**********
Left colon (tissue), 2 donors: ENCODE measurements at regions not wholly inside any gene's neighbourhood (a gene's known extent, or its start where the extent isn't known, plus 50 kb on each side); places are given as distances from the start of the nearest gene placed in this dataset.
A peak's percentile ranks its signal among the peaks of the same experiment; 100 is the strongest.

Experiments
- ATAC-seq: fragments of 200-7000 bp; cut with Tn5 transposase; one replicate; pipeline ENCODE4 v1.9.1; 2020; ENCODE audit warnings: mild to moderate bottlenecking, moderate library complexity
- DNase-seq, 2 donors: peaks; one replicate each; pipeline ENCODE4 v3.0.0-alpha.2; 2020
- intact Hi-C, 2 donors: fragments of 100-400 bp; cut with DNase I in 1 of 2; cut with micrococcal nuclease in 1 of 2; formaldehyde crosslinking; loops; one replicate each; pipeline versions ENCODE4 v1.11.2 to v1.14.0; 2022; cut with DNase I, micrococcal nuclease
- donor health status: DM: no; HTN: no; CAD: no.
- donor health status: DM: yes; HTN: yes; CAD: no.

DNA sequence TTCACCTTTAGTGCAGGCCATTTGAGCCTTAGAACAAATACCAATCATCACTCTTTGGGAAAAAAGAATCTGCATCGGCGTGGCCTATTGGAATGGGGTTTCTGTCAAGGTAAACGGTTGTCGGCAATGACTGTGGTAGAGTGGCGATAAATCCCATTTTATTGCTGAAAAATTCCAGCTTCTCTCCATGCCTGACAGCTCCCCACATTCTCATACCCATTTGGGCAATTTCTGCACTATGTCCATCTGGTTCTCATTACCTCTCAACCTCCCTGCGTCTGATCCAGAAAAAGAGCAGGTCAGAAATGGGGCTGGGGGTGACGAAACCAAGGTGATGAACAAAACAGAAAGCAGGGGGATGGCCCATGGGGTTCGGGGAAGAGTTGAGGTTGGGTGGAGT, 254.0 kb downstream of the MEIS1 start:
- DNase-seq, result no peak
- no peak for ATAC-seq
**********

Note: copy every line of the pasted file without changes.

Left colon (tissue), 2 donors: ENCODE measurements at regions not wholly inside any gene's neighbourhood (a gene's known extent, or its start where the extent isn't known, plus 50 kb on each side); places are given as distances from the start of the nearest gene placed in this dataset.
A peak's percentile ranks its signal among the peaks of the same experiment; 100 is the strongest.

Experiments
- ATAC-seq: fragments of 200-7000 bp; cut with Tn5 transposase; one replicate; pipeline ENCODE4 v1.9.1; 2020; ENCODE audit warnings: mild to moderate bottlenecking, moderate library complexity
- DNase-seq, 2 donors: peaks; one replicate each; pipeline ENCODE4 v3.0.0-alpha.2; 2020
- intact Hi-C, 2 donors: fragments of 100-400 bp; cut with DNase I in 1 of 2; cut with micrococcal nuclease in 1 of 2; formaldehyde crosslinking; loops; one replicate each; pipeline versions ENCODE4 v1.11.2 to v1.14.0; 2022; cut with DNase I, micrococcal nuclease
- donor health status: DM: no; HTN: no; CAD: no.
- donor health status: DM: yes; HTN: yes; CAD: no.

DNA sequence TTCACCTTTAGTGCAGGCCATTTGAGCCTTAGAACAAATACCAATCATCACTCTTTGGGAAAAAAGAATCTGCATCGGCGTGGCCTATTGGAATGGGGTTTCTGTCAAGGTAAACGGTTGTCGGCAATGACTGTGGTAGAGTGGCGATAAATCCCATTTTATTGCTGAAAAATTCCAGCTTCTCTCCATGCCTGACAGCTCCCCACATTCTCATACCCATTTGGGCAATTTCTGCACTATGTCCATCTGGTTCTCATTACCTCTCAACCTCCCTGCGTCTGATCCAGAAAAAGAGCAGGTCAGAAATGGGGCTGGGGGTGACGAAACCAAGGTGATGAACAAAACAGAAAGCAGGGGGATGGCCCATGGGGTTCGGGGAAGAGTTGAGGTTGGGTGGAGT, 254.0 kb downstream of the MEIS1 start:
- DNase-seq, result no peak
- no peak for ATAC-seq